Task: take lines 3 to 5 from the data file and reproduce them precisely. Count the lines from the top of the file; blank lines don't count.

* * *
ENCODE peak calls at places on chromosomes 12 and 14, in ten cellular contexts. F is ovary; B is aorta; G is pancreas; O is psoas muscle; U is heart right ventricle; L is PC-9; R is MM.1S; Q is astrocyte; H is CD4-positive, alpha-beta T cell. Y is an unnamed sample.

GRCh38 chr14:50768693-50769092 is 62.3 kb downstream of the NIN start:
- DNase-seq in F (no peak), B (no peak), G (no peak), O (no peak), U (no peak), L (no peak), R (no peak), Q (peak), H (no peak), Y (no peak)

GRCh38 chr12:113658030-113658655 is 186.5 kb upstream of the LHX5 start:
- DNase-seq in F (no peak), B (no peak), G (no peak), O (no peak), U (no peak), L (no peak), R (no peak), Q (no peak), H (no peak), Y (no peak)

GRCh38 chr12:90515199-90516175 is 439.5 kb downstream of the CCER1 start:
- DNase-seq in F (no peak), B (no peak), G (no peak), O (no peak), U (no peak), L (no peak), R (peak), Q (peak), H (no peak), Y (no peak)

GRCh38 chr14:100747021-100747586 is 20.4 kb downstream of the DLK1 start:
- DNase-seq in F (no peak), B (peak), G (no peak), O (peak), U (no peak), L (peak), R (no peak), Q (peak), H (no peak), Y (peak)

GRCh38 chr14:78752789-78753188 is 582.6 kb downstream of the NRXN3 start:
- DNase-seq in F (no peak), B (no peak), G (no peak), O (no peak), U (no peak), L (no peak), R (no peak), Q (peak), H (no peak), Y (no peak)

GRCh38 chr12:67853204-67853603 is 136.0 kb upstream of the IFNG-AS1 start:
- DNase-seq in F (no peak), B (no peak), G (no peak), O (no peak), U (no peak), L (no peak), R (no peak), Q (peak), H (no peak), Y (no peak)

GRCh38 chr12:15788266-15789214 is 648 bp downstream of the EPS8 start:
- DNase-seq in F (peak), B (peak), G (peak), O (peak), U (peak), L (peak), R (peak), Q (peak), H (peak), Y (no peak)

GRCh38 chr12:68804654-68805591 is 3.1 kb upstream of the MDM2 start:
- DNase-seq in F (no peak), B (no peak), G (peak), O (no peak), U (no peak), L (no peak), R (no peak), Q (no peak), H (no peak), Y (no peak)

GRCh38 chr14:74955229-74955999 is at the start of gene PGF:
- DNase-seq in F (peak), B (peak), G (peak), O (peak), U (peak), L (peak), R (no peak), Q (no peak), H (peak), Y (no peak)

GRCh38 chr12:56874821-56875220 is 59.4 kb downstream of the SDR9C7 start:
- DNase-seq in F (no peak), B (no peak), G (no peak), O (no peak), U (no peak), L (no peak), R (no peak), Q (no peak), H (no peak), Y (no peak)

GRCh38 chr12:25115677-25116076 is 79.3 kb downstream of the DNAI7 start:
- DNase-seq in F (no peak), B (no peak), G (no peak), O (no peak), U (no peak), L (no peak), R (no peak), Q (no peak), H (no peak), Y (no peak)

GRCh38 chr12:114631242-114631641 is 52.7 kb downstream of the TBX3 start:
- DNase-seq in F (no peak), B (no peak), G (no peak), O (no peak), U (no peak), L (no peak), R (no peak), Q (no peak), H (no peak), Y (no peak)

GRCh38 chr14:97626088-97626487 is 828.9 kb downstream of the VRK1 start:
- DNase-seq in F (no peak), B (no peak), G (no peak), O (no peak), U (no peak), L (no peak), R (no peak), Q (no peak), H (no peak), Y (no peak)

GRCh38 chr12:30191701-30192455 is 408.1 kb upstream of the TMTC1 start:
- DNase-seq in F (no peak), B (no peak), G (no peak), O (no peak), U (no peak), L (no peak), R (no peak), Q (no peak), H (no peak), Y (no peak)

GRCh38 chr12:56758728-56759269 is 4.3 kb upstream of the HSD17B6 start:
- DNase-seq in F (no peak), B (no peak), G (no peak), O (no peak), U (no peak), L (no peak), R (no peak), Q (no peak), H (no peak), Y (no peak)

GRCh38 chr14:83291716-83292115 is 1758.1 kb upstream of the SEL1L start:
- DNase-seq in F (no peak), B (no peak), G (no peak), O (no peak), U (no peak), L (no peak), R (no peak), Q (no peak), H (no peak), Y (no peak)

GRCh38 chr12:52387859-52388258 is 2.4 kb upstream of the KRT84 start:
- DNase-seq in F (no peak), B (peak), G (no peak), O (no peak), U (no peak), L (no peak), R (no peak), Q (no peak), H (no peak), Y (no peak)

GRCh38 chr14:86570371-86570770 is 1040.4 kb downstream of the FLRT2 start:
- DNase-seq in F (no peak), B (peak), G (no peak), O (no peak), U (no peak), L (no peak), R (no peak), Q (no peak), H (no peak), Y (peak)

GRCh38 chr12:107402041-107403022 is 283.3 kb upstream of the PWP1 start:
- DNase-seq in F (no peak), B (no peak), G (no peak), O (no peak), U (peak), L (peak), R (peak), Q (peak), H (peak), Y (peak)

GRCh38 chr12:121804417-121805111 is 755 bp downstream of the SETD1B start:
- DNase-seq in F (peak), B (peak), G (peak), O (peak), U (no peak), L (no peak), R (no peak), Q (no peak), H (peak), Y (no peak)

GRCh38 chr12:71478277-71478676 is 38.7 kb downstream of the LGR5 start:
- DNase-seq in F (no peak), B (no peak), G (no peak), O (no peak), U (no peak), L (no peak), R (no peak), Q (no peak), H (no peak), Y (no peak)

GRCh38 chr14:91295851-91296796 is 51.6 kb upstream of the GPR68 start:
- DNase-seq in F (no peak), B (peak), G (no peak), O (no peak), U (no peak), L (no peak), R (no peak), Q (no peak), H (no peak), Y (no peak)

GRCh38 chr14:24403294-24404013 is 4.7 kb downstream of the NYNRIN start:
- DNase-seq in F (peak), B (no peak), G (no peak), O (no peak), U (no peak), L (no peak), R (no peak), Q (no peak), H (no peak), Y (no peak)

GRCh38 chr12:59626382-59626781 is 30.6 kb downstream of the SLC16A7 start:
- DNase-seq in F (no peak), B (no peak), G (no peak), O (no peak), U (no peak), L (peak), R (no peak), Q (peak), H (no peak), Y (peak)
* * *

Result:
- DNase-seq in F (no peak), B (no peak), G (no peak), O (no peak), U (no peak), L (no peak), R (no peak), Q (peak), H (no peak), Y (no peak)

GRCh38 chr12:113658030-113658655 is 186.5 kb upstream of the LHX5 start:
- DNase-seq in F (no peak), B (no peak), G (no peak), O (no peak), U (no peak), L (no peak), R (no peak), Q (no peak), H (no peak), Y (no peak)